From the moment Vanderbilt stepped into the management of the Central, but a single effort seemed necessary to give

the way,

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the new railroad king absolute control over the railroad system, and consequently over the commerce, of New York. By advancing only one step he could securely levy his tolls on the traffic of a continent. Nor could this step have seemed difficult to take. It was but to repeat with the Erie his successful operation with the Hudson River Road. Not only was it a step easy to take, but here again, as so many times before, a new fortune seemed ready to drop into his hand. The Erie might well yield a not less golden harvest than the Central, Hudson River, or Harlem Road; there was indeed but one obstacle in

the plan might not meet the views of the one man who at that time possessed the wealth, cunning, and combination of qualities which could defeat it, that man being the Speculative Director of the Erie,- Mr. Daniel Drew.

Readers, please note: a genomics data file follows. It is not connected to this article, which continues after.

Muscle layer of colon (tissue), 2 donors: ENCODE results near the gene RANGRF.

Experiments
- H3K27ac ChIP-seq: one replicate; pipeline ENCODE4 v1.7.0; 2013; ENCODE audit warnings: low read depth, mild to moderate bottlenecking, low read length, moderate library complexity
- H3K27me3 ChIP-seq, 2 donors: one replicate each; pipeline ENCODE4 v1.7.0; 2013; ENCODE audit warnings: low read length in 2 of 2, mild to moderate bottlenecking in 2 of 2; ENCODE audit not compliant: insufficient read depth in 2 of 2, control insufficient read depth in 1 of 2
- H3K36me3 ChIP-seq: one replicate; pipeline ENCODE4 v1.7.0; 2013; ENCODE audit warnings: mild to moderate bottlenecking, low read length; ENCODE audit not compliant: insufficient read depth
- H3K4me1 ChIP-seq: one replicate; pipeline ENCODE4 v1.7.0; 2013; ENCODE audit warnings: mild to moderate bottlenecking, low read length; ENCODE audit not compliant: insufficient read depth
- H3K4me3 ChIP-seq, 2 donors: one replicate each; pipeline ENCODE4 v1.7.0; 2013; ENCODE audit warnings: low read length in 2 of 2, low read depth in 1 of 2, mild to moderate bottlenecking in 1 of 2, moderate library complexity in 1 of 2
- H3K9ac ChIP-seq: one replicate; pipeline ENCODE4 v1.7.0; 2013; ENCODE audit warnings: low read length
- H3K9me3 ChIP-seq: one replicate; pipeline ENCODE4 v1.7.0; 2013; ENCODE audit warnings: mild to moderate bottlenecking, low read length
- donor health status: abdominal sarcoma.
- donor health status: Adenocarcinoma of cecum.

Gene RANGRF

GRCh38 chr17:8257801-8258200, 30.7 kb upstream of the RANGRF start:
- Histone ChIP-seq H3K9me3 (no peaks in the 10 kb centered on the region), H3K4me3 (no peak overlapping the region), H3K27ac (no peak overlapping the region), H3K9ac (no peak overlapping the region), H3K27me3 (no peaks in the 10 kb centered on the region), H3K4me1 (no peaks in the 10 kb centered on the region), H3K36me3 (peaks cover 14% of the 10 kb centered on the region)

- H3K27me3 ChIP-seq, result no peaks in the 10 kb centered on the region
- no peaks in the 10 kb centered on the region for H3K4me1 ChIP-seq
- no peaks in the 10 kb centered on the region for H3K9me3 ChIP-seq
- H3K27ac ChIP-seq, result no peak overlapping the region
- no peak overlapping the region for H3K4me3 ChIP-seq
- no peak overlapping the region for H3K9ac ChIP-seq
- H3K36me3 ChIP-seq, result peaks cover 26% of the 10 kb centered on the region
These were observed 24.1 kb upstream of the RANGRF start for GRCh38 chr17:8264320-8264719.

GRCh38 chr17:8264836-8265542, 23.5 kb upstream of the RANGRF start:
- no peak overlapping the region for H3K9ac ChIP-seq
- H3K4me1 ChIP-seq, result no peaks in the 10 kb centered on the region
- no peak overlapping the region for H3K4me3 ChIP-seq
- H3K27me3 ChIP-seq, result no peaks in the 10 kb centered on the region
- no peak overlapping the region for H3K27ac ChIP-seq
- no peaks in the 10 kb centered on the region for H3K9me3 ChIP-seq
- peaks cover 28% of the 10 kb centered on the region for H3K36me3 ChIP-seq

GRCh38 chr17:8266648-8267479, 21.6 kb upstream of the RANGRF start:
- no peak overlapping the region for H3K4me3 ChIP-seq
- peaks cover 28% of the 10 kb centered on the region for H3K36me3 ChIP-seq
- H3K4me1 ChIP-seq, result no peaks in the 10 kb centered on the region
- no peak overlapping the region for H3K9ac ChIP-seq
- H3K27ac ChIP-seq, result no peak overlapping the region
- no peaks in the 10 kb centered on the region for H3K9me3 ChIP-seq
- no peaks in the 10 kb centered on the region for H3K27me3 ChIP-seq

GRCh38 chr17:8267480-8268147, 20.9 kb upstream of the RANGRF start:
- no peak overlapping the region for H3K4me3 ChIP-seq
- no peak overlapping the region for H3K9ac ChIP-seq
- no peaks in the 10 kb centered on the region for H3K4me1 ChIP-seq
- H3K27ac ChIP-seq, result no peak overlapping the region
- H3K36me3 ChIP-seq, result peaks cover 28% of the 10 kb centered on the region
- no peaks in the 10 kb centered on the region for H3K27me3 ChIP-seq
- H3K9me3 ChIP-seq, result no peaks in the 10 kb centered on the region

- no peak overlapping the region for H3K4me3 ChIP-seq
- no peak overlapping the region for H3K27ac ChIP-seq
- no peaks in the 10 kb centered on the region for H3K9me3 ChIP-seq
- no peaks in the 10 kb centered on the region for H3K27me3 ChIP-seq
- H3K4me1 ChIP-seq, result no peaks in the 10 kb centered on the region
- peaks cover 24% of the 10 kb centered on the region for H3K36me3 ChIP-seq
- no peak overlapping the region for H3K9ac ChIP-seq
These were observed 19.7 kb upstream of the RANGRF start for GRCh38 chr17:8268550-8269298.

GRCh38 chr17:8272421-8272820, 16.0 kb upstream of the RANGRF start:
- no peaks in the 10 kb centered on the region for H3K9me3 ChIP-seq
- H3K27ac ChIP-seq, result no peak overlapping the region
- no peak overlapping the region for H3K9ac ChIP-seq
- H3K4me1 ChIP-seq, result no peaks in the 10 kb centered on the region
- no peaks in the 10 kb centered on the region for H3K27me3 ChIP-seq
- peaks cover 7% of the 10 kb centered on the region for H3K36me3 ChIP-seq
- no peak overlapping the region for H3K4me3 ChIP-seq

The New York Central passed into Vanderbilt's hands in the winter of 1866 - 67, and he marked the Erie for his own in the succeeding autumn. As the annual meeting of the corporation approached, three parties were found in the field contending for control of the road. One party was represented by Drew, and might be called the party in possession, — that which had long ruled the Erie, and made it what it was, — the Scarlet Woman of Wall Street. Next came Vanderbilt, flushed with success, and bent upon his great idea of developing imperialism in corporate life. Lastly a faction made its appearance composed of some shrewd and ambitious Wall Street operators and of certain persons from Boston, who sustained for the occasion the novel character of railroad reformers. This party, it is needless to say, was as unscrupulous and, as the result proved, as able as either of the others; it represented nothing but a raid made upon the Erie treasury in the interest of a thoroughly bankrupt New England corporation of which its members had the control. The history of this corporation, known as the Boston, Hartford, and Erie Railroad, - a projected feeder and connection of the Erie, — would be one curious to read, though very difficult to write. Its name was synonymous with bankruptcy, litigation, fraud, and failure. If the Erie was of doubtful repute in Wall Street, the Boston, Hartford, and Erie had long been of worse than doubtful repute in State Street. Of late years, under able and persevering, if not scrupulous